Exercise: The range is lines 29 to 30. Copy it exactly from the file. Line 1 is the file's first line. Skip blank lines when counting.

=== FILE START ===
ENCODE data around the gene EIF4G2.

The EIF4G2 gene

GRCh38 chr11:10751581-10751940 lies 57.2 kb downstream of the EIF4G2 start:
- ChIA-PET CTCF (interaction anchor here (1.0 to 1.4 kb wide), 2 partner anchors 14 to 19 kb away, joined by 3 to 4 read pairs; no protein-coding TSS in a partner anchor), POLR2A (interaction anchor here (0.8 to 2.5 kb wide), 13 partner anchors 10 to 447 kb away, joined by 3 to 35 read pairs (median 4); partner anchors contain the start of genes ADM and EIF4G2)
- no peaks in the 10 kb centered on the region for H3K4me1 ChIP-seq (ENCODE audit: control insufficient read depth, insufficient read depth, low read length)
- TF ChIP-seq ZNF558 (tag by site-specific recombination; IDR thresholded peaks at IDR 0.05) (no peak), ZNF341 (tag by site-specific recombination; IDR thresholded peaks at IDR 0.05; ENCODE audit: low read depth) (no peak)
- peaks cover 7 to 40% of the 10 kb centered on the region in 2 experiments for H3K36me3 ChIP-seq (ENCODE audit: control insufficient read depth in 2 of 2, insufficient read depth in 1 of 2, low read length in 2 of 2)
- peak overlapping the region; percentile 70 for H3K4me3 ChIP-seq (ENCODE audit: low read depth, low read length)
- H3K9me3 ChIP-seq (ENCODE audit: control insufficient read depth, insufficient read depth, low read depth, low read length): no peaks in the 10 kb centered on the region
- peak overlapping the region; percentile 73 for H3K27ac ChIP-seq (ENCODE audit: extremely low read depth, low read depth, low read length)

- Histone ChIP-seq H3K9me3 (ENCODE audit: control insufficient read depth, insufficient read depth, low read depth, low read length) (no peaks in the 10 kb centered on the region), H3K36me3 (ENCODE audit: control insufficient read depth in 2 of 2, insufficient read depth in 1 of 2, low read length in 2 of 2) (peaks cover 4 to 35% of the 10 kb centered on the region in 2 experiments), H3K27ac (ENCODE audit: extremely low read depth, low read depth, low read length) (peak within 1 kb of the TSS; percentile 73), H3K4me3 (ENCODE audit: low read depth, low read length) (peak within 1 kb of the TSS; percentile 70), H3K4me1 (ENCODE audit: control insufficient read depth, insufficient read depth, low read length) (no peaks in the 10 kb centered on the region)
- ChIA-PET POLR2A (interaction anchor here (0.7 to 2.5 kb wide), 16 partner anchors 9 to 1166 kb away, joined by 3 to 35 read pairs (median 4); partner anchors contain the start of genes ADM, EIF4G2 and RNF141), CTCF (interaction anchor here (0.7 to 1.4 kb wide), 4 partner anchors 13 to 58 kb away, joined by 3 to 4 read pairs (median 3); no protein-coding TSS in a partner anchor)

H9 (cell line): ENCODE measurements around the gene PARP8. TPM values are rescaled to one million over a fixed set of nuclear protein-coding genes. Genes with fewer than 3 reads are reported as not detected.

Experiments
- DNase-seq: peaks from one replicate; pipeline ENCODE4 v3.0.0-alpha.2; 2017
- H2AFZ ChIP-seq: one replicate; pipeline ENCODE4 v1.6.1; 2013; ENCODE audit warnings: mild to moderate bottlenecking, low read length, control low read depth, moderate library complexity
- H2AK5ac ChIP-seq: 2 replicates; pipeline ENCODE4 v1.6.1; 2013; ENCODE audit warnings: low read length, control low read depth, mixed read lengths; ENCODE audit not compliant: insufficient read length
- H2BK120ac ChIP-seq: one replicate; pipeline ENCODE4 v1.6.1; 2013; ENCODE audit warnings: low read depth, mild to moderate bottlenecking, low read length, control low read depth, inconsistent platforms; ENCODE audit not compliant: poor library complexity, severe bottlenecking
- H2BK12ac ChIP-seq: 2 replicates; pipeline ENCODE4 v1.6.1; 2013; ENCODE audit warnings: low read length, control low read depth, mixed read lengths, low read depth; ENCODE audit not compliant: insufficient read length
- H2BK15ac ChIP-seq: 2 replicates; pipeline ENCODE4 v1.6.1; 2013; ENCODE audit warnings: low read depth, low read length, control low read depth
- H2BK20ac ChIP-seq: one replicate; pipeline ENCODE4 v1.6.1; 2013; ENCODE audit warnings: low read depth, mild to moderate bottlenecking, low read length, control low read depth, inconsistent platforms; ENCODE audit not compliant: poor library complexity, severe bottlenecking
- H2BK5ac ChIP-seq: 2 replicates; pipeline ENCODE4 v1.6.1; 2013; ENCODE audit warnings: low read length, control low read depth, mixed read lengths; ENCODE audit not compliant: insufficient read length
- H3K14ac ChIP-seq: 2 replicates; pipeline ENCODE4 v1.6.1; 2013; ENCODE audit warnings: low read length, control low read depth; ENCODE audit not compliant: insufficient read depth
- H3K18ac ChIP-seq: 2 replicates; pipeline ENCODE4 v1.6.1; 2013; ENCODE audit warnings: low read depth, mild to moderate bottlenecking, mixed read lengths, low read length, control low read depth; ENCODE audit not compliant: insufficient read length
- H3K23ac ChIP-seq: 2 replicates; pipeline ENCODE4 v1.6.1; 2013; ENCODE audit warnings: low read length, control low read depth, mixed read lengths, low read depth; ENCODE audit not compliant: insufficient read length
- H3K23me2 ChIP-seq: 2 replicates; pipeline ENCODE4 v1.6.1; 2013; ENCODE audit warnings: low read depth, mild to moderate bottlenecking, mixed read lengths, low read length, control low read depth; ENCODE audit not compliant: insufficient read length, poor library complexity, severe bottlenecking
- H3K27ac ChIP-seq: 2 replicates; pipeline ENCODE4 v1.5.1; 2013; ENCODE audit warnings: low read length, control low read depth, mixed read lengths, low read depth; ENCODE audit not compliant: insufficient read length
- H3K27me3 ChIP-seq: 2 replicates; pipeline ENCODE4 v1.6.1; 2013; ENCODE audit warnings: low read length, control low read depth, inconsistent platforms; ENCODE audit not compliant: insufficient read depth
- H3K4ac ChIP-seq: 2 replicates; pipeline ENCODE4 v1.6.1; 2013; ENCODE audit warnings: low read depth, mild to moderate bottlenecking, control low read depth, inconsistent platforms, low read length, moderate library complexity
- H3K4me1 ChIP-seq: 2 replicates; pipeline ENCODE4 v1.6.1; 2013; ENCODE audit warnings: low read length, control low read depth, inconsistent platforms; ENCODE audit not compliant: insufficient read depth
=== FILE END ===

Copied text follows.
- H3K4ac ChIP-seq: 2 replicates; pipeline ENCODE4 v1.6.1; 2013; ENCODE audit warnings: low read depth, mild to moderate bottlenecking, control low read depth, inconsistent platforms, low read length, moderate library complexity
- H3K4me1 ChIP-seq: 2 replicates; pipeline ENCODE4 v1.6.1; 2013; ENCODE audit warnings: low read length, control low read depth, inconsistent platforms; ENCODE audit not compliant: insufficient read depth